Although marijuana remains illegal at the federal level in the United States, there will soon be cannabis-based medicine sold in major pharmacies like CVS, Walgreens and Rite Aid. A drug known as Epidiolex, which is derived entirely from cannabidiol or CBD, was recently listed a Schedule V by the U.S. Drug Enforcement Administration.
This rank on the agency’s Controlled Substances Act allows the drug special privileges when it comes to distribution on the pharmaceutical market. Not only is it considered entirely legal to possess and use with a prescription, but it is also considered “medicinal” above all other cannabis products manufactured and sold in legal states across the nation.
It was earlier this summer when the U.S Food and Drug Administration (FDA) made history by giving the green light for the first even cannabis-based drug for distribution on the U.S market.
Although synthetic cannabis medicines, like Marinol, have been around for decades, the approval of Epidiolex, which was developed by British drug company GW Pharmaceuticals, marks the first time a substance made entirely from cannabis has been listed anything other than a Schedule I – a rank that suggests “no known medicinal value.”
Some cannabis advocates believe the Epidiolex deal is a sign that federal marijuana prohibition is on its last leg.
“This is a major shift for FDA/DEA,” attorney David Holland, legal counsel to High Times Magazine, wrote in a Twitter post. “National cannabis legalization should be 18 months or less from here.”
But it might still be too soon to make that call.
Although Epidiolex is marked for Schedule V – a classification that means it has proven medical function with a low potential for abuse – no other form of CBD has been given this consideration.
“As of right now, any other CBD product other than Epidiolex remains a Schedule I Controlled Substance, so it’s still illegal under federal law,” said a spokesperson for the DEA.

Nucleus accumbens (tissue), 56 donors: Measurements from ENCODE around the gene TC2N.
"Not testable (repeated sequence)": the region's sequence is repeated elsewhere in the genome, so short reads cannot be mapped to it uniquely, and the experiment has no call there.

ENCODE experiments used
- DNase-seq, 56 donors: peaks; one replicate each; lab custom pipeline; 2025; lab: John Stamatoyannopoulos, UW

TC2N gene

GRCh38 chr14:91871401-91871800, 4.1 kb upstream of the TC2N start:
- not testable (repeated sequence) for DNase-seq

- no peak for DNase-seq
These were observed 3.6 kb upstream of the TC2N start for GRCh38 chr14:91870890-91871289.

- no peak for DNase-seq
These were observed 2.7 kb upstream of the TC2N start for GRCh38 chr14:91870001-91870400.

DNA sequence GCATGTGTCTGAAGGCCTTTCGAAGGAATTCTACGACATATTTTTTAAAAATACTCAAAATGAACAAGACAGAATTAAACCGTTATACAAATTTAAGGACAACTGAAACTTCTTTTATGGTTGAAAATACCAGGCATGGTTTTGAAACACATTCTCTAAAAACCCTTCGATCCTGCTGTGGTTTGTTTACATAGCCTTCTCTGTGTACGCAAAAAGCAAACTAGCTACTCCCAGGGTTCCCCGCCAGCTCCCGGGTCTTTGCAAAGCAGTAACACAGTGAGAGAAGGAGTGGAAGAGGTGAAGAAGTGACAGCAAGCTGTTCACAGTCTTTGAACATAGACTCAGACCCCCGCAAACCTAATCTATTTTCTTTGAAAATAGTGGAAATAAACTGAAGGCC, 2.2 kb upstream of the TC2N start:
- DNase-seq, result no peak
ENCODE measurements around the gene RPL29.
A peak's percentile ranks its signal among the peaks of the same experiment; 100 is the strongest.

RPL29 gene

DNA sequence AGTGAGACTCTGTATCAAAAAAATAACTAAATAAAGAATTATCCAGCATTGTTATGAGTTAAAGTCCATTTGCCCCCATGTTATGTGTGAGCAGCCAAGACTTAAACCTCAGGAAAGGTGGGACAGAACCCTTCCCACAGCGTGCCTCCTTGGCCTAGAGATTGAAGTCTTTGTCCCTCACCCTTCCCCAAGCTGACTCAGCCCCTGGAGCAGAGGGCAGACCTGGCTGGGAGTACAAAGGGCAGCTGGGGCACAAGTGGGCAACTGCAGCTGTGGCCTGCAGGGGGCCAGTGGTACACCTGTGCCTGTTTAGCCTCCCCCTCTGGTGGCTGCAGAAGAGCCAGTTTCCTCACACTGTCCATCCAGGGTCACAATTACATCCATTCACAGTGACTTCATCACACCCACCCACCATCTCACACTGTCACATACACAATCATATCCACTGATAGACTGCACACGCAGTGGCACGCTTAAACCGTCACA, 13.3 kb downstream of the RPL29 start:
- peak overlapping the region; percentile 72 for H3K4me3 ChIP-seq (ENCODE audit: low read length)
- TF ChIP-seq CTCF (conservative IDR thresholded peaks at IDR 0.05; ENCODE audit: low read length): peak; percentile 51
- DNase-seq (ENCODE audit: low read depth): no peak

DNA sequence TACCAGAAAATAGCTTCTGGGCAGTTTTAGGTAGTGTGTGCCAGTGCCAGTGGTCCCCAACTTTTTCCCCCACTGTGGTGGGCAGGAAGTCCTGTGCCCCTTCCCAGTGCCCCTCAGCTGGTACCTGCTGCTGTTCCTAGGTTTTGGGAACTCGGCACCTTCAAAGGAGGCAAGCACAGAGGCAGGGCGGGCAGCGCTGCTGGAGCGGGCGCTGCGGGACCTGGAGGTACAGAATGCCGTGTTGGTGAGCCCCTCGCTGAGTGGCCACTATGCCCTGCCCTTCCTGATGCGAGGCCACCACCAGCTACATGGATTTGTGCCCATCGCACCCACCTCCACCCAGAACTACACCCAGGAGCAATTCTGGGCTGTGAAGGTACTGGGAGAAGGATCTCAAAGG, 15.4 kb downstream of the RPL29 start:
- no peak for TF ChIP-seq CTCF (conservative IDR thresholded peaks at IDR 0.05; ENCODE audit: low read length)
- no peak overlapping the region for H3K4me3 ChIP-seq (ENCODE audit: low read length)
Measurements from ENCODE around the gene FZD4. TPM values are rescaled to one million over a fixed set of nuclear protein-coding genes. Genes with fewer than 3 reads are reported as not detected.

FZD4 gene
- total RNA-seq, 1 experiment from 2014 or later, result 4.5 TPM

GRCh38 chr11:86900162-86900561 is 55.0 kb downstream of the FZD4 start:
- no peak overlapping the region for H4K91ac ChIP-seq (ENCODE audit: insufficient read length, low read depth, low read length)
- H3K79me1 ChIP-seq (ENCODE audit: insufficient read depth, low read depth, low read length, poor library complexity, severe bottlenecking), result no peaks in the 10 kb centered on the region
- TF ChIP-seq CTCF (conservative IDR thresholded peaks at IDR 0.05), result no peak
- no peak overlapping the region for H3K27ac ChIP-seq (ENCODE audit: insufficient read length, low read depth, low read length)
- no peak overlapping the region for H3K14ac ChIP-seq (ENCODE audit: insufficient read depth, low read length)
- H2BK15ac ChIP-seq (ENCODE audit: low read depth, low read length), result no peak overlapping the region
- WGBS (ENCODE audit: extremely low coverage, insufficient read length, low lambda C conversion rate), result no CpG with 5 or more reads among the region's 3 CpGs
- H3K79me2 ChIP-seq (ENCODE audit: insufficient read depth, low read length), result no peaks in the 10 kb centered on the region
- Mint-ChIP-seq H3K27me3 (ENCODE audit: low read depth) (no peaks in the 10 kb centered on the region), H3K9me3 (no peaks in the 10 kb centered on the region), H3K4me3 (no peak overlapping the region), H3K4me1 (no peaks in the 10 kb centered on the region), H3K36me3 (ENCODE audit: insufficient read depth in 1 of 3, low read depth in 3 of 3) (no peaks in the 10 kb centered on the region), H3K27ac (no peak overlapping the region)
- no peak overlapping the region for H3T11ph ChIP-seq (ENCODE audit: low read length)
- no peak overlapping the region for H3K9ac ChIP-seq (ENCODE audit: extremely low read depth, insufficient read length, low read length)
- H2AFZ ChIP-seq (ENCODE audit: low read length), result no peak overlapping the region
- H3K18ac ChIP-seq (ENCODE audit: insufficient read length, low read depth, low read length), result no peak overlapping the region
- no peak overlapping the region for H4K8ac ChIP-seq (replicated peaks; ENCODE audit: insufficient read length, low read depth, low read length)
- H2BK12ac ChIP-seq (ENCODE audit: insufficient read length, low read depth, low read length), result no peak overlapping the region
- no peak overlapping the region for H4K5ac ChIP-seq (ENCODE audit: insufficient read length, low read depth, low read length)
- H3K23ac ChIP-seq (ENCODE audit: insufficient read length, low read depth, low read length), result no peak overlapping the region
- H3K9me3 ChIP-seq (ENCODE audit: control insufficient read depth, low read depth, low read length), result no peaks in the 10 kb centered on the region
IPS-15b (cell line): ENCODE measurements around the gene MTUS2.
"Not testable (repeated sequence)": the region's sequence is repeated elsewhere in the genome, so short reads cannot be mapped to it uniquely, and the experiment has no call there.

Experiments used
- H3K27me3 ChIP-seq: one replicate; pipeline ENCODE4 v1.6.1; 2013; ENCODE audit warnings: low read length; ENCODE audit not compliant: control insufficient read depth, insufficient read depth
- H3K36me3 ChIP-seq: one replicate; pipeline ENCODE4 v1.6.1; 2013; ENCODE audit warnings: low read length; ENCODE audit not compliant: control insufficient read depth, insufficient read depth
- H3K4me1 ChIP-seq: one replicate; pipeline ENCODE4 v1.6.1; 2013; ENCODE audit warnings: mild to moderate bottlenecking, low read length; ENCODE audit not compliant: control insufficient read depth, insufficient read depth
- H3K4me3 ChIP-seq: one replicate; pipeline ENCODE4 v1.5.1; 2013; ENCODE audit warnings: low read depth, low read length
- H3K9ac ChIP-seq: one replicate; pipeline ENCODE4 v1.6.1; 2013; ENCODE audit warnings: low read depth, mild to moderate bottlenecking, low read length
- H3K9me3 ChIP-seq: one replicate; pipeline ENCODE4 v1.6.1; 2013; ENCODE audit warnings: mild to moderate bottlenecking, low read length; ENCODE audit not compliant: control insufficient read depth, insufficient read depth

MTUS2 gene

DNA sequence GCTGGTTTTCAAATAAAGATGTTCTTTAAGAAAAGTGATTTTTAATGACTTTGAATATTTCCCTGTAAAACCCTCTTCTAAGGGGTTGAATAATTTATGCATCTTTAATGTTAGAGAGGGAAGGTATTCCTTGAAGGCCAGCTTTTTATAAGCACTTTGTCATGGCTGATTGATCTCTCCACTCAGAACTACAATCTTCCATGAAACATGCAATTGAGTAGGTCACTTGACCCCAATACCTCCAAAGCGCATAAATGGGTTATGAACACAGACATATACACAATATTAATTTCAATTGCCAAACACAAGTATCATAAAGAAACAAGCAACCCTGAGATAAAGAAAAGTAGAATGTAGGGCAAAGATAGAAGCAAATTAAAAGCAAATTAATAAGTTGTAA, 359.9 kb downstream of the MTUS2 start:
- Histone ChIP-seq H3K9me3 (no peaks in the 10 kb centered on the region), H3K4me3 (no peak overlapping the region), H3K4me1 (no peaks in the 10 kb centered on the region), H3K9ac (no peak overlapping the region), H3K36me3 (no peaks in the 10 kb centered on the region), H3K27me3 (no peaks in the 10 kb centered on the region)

This means that Epidiolex will be perfectly acceptable to use as a means for treating children with certain forms of epilepsy, but the law stops there. CBD products purchased from state-licensed medical marijuana dispensaries are still considered violations of federal law. The FDA-approved drug will cost patients an estimated $32,500 per year. But unlike other cannabis medicines, it will be covered by most major health insurance plans.
Still, the cannabis advocacy community is skeptical.
“The DEA’s rescheduling of this plant-derived medicine provides an additional option to patients seeking the therapeutic benefits of cannabis. However, it remains to be seen to what degree physicians will be comfortable prescribing this new agent, and whether most patients can feasibly afford it,” said Paul Armentano, deputy director at NORML.
“We anticipated that Epidiolex will be the first of many potential FDA-approved medicines based on the cannabis plant,” he added. “These are welcome alternatives. But these products should not be regulated in such a manner that patients no longer have ready access to herbal cannabis — a product that humans have used safely and effectively as a medicine for thousands of years and is approved today by statute in 31 states.”
Although most major pharmacy chains like Walgreens, CVS, and Walmart have not yet confirmed their intentions to carry the drug, Rite Aid says it will.
“Rite Aid pharmacists fill prescriptions in accordance with all state regulations and laws as well as those set forth by the DEA and FDA,” Rite Aid spokeswoman Ashley Flower told CNN. “Given that Epidiolex has received approval from the FDA, upon being rescheduled, Rite Aid expects to fill prescriptions for Epidiolex later this year based on availability.”